tailings

tailing

[tey-ling]
noun
1.
the part of a projecting stone or brick tailed or inserted in a wall.
2.
tailings.
a.
Building Trades. gravel, aggregate, etc., failing to pass through a given screen.
b.
the residue of any product, as in mining; leavings.

Origin:
1640–50; tail1 + -ing1

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World English Dictionary
tailing (ˈteɪlɪŋ)
 
n
the part of a beam, rafter, projecting brick or stone, etc, embedded in a wall

tailings (ˈteɪlɪŋz)
 
pl n
waste left over after certain processes, such as from an ore-crushing plant or in milling grain

Collins English Dictionary - Complete & Unabridged 10th Edition
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Etymonline
Word Origin & History

tail
"hindmost part of an animal," O.E. tægl, tægel, from P.Gmc. *tagla- (cf. O.H.G. zagal, Ger. Zagel "tail," dialectal Ger. Zagel "penis," O.N. tagl "horse's tail"), from PIE *doklos, from base *dek- "something long and thin" (referring to such things as fringe, lock of hair, horsetail; cf.
O.Ir. dual "lock of hair," Skt. dasah "fringe, wick"). The primary sense, at least in Gmc., seems to have been "hairy tail," or just "tuft of hair," but already in O.E. the word was applied to the hairless "tails" of worms, bees, etc. Another O.E. word for "tail" was steort (see stark). Meaning "reverse side of a coin" is from 1680s; that of "backside of a person, buttocks" is recorded from c.1300; slang sense of "pudenda" is from mid-14c.; that of "woman as sex object" is from 1933, earlier "prostitute" (1846). The tail-race (1776) is the part of a mill race below the wheel. To turn tail "take flight" (1580s) originally was a term in falconry. The image of the tail wagging the dog is attested from 1907.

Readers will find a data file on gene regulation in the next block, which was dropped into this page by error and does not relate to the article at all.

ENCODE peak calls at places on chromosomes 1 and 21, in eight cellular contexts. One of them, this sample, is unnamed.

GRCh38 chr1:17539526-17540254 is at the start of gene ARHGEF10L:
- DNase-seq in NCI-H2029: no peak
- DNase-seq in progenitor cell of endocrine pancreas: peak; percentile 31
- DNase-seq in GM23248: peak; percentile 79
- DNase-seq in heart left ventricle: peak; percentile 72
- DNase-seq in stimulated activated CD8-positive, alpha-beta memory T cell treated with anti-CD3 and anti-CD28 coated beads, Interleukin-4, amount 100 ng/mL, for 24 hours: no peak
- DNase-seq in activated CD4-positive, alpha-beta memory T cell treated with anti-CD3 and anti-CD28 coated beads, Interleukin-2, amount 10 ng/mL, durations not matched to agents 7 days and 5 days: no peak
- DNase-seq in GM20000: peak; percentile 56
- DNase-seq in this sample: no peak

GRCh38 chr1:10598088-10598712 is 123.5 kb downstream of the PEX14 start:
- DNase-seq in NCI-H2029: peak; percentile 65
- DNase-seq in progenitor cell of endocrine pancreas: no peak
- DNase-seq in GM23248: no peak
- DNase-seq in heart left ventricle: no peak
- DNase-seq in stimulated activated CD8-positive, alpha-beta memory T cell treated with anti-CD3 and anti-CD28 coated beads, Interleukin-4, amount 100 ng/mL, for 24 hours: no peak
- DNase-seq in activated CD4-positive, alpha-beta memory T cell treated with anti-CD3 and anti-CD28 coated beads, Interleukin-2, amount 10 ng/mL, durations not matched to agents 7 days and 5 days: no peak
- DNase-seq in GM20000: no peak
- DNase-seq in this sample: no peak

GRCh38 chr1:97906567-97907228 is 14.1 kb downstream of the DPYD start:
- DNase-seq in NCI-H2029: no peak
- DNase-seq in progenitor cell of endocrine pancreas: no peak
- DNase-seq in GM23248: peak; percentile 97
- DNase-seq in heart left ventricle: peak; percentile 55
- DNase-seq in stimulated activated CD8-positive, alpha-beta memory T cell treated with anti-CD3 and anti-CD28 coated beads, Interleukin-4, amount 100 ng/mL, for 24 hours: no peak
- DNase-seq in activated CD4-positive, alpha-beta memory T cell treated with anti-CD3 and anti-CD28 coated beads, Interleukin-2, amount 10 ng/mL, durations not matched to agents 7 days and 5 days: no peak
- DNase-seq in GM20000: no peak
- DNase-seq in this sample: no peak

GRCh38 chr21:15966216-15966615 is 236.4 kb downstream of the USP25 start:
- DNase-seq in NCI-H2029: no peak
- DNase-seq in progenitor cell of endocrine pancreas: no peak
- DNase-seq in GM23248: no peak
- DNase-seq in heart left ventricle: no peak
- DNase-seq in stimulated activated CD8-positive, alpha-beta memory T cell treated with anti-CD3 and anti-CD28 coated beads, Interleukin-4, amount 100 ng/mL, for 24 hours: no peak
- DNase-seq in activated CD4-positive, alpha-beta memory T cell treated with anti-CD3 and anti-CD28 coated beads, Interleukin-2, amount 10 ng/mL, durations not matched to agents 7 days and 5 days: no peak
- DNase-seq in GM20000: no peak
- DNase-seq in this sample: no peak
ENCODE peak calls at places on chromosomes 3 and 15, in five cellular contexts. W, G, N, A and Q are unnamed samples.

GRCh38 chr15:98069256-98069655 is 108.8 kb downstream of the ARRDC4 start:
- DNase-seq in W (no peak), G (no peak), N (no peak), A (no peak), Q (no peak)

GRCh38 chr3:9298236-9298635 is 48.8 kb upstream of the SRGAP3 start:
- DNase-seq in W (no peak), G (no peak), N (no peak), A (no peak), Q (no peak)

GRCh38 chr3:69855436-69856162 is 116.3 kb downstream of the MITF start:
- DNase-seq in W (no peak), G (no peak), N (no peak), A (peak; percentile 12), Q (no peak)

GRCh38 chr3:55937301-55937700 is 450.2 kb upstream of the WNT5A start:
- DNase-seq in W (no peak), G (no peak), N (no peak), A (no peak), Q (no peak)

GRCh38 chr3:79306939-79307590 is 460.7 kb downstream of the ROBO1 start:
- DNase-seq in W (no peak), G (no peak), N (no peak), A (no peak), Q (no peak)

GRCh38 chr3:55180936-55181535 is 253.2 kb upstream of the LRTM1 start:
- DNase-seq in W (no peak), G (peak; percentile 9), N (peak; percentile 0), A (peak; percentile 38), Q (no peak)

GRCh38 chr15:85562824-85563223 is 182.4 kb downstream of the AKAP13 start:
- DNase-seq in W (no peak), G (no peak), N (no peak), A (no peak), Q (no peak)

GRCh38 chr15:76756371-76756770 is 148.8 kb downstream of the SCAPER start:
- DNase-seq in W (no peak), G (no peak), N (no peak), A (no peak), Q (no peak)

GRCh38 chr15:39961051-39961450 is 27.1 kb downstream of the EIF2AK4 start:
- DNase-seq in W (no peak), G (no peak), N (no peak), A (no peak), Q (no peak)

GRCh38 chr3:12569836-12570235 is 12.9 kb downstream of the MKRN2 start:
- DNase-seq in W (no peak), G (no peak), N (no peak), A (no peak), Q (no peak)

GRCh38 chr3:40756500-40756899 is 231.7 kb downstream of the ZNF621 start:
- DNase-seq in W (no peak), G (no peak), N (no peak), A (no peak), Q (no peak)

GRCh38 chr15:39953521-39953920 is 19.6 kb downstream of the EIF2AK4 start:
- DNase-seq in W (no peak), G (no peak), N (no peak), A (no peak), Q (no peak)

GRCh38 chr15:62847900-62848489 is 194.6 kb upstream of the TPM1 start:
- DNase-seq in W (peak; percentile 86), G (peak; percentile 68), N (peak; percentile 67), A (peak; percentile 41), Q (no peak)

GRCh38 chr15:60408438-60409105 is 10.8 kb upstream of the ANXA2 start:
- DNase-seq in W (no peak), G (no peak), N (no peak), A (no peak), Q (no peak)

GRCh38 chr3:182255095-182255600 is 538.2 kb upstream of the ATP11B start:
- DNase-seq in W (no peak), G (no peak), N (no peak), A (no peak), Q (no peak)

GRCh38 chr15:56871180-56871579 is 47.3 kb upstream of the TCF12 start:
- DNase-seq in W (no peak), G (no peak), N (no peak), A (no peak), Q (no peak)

tail
"limitation of ownership," a legal term, 1321 in Anglo-Fr.; 1284 in Anglo-L., in most cases an aphetic form of entail.

tail
"follow secretly," U.S. colloquial, 1907, is from earlier sense of "follow or drive cattle," from tail (n.1). Tail off "diminish" is attested from 1854.
Online Etymology Dictionary, © 2010 Douglas Harper
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American Heritage
Medical Dictionary

tail (tāl)
n.
The posterior part of an animal, especially when elongated and extending beyond the trunk or main part of the body.

The American Heritage® Stedman's Medical Dictionary
Copyright © 2002, 2001, 1995 by Houghton Mifflin Company. Published by Houghton Mifflin Company.
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American Heritage
Science Dictionary
tail   (tāl)  Pronunciation Key 
  1. The rear, elongated part of many animals, extending beyond the trunk or main part of the body. Tails are used variously for balance, combat, communication, mating displays, fat storage, propulsion and course correction in water, and course correction in air.

  2. A long, stream of gas or dust forced from the head of a comet when it is close to the Sun. Tails can be up to 150 million km (93 million miles) long, and they always point away from the Sun because of the force of the solar wind. ◇ Plasma tails, or ion tails, appear bluish and straight and narrow, and are formed when solar wind forces ionized gas to stream off the coma. Dust tails are wide and curved, and are formed when solar heat forces trails of dust off the coma; solid particles reflecting the Sun's light create their bright yellow color.


The American Heritage® Science Dictionary
Copyright © 2002. Published by Houghton Mifflin. All rights reserved.
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